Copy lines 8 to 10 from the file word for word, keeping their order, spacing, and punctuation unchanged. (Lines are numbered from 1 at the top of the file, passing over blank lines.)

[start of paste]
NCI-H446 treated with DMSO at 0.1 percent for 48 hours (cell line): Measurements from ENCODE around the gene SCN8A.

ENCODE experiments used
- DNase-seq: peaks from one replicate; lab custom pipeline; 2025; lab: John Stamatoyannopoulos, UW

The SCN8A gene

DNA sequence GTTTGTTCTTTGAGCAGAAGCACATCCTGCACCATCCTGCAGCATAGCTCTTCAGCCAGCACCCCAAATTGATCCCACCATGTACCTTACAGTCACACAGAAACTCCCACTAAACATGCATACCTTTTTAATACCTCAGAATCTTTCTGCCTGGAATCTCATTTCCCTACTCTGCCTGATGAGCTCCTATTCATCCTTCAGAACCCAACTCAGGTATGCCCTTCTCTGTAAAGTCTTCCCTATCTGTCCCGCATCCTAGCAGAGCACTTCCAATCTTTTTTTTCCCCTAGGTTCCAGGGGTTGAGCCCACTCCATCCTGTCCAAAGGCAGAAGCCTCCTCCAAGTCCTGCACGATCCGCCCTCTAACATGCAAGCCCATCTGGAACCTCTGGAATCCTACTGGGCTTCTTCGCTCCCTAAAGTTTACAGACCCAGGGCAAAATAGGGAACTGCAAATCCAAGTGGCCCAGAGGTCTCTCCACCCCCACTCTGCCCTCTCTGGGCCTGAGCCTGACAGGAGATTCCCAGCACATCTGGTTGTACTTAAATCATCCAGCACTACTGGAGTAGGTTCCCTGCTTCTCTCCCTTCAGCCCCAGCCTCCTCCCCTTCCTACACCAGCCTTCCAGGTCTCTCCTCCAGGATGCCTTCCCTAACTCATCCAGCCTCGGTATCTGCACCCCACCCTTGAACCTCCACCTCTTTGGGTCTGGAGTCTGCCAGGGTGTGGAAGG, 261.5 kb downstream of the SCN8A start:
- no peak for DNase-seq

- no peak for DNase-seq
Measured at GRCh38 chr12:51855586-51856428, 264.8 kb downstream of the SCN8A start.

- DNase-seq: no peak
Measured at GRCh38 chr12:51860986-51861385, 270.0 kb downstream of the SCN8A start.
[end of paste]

Measured at GRCh38 chr12:51855586-51856428, 264.8 kb downstream of the SCN8A start.

- DNase-seq: no peak
Measured at GRCh38 chr12:51860986-51861385, 270.0 kb downstream of the SCN8A start.